LEO VARADKAR has hit out at a “lack of moral leadership” in the US as protests and unrest over the killing of George Floyd continue.
In an address in the Dáil, the Taoiseach also spoke frankly about the “virus” of racism and how many across Ireland continue to experience it in “overt and insidious” forms.
Mr .Varadkar described how the "world has watched in horror" following the killing of George Floyd while in the custody of police in Minneapolis.
"It has prompted a palpable outpouring of emotion, and spontaneous expressions of solidarity against the poison of racism,” he said.
“We've also seen genuine revulsion at the heavy-handed response in some instances towards peaceful protesters and journalists.”
Mr. Varadkar also appeared to hit out at the US government’s response to the unrest, and a lack of any "words of understanding, comfort of healing” from those in positions of power.
"We've witnessed the lack of moral leadership or words of understanding, comfort or healing from whence they should have come,” he said.
Racism is a virus that we have been fighting for millennia. Despite the progress we have made, it is no less virulent today and no less dangerous. We need to show solidarity as people of all races & backgrounds around the world come together to stop its spread and defeat it.
— Leo Varadkar (@LeoVaradkar) June 1, 2020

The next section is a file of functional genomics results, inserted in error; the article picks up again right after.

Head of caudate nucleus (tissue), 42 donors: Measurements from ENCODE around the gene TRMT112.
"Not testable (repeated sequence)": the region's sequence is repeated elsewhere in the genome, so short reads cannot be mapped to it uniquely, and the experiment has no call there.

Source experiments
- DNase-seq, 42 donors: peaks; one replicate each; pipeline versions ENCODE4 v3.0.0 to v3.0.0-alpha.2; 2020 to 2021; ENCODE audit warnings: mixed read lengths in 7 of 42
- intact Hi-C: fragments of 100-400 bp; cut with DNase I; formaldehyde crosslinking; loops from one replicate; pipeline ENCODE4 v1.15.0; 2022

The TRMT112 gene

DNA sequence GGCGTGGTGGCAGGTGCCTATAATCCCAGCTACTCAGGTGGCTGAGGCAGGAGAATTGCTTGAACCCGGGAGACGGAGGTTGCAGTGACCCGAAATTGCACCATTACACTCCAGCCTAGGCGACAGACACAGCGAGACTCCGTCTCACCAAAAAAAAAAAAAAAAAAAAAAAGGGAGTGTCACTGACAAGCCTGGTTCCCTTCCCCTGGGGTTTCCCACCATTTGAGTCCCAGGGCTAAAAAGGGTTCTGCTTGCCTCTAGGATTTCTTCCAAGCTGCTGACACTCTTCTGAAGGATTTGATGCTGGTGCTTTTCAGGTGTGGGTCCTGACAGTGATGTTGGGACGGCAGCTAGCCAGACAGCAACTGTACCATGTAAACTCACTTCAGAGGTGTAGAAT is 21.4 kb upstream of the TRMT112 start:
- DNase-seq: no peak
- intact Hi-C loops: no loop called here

The Taoiseach was keen to contrast the Ireland’s approach to policing compared with the US, noting Gardai officers are unarmed and police “based on consent”.
But while Mr. Varadkar noted that while Ireland has been “enriched by racial diversity” in recent years, racism was still present in modern Irish society.
He said "We have many examples in our own country - discrimination on the basis of skin colour is pernicious.
"Sometimes it's overt - discrimination when it comes to getting a job or promotion, or being treated less favourably by public authorities, including sometimes government officials.
"Sometimes it manifests itself in the form of hate speech online, bullying in school, name-calling in the streets, or even acts of violence."
Mr. Varadkar was keen to note that racism could often take the form of minor things that might seem “small” but are “nonetheless othering”.
He went on to highlight a string of examples to the Dáil:
“Being asked where you came from originally because your skin or surname looks out of place... how often you go back to the country where your mother or father was born in... being spoken to more slowly... cultural and character assumptions based on your appearance... being made to feel just that little bit less Irish than everyone else.”
He added: "Sadly this is the lived experience for many young people of colour growing up in Ireland today."
The Taoiseach concluded with a call for the public to use the solidarity garnered through the coronavirus pandemic to fight back against racism and "change the experiences of young people of colour in Ireland for the better".